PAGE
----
|Place of origin||United States|
|Designer||Louis Palmisano and Ferris Pindell|
|Parent case||.220 Russian|
|Bullet diameter||.224 in (5.7 mm)|
|Neck diameter||.246 in (6.2 mm)|
|Shoulder diameter||.431 in (10.9 mm)|
|Base diameter||.440 in (11.2 mm)|
|Rim diameter||.441 in (11.2 mm)|
|Case length||1.515 in (38.5 mm)|
|Overall length||2.100 in (53.3 mm)|
|Primer type||Small Rifle|
The 22 PPC is a centerfire rifle cartridge developed in 1974 by Dr. Louis Palmisano and Ferris Pindell, primarily as a benchrest cartridge. The cartridge is based on the 220 Russian case which is a necked-down version of the 7.62x39mm Soviet military cartridge. Several companies have made custom guns in this caliber, however no major companies did until 1993, when Ruger announced their No. 1 V and M77 varmint rifles in this caliber.
Changes from the .220 Russian Cartridge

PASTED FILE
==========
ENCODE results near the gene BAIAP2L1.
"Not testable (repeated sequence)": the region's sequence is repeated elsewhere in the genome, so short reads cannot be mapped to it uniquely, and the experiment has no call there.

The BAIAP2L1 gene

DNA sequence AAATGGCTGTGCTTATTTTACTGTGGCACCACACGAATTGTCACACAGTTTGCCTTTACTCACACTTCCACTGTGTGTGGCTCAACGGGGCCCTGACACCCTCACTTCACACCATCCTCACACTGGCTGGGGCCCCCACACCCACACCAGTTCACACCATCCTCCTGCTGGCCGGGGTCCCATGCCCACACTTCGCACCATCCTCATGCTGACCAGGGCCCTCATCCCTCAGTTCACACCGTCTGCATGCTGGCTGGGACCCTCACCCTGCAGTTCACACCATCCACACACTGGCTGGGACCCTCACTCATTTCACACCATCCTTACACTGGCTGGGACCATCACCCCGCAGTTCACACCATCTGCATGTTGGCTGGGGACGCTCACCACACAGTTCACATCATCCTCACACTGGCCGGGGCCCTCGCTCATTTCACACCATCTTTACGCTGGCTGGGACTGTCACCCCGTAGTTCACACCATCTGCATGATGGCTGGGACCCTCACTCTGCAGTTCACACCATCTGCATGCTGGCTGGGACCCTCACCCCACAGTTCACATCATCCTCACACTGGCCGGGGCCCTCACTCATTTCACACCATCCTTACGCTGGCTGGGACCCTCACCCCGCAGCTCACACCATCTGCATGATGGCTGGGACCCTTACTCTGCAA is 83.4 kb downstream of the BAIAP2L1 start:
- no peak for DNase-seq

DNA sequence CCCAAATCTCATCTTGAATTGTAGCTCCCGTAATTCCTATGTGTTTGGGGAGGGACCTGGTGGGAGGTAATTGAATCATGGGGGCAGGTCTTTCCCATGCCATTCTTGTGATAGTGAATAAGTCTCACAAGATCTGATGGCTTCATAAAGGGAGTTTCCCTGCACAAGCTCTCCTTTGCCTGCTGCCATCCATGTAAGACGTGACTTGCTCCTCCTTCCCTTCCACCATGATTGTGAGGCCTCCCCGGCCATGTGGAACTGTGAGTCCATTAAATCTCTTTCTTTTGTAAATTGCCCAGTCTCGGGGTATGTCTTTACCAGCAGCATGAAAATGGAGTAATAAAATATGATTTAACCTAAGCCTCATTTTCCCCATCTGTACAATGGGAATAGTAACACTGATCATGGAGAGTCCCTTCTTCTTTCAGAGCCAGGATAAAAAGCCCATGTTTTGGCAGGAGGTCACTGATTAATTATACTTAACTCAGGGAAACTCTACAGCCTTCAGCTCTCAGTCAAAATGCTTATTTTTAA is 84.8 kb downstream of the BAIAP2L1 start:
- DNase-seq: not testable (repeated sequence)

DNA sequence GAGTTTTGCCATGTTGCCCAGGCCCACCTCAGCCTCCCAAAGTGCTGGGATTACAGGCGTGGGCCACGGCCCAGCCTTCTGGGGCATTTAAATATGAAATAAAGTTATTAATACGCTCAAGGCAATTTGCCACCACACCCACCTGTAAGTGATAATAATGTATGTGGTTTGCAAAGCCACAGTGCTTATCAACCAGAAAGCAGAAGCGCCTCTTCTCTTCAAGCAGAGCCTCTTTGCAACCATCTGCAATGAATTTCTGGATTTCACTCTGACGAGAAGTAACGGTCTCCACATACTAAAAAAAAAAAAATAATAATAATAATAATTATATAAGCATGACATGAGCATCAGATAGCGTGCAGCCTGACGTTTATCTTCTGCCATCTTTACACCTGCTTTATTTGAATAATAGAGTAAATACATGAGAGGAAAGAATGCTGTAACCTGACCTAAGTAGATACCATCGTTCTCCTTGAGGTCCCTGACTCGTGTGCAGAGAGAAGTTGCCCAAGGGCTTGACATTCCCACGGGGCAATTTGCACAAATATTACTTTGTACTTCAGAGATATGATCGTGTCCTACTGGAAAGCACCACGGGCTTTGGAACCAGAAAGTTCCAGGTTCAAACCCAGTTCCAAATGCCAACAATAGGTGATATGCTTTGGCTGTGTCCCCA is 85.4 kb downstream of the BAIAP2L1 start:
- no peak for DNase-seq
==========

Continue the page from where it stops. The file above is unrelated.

The changes from the 220 Russian into the .22 PPC include a 10-degree body taper and 30-degree shoulder angle, as well as expanding the neck to accept the standard .224- inch diameter bullet used in the U.S. Cases are made in Finland by Sako or in Sweden by Norma and use Small Rifle primers. Although the 22 PPC is a short, rather stubby case (only 1.51 inches long), it nevertheless develops ballistics superior to some larger, longer cartridges such as the 222 and 223 Remington. The 52-grain bullet can be pushed out of the muzzle at over 3500 fps, placing the 22 PPC in the varmint and small game class. A 1 in 14-inch twist has become pretty much standard for these rifles although 1 in 12-inch twist will sometimes be found, depending on the load and bullet weight.
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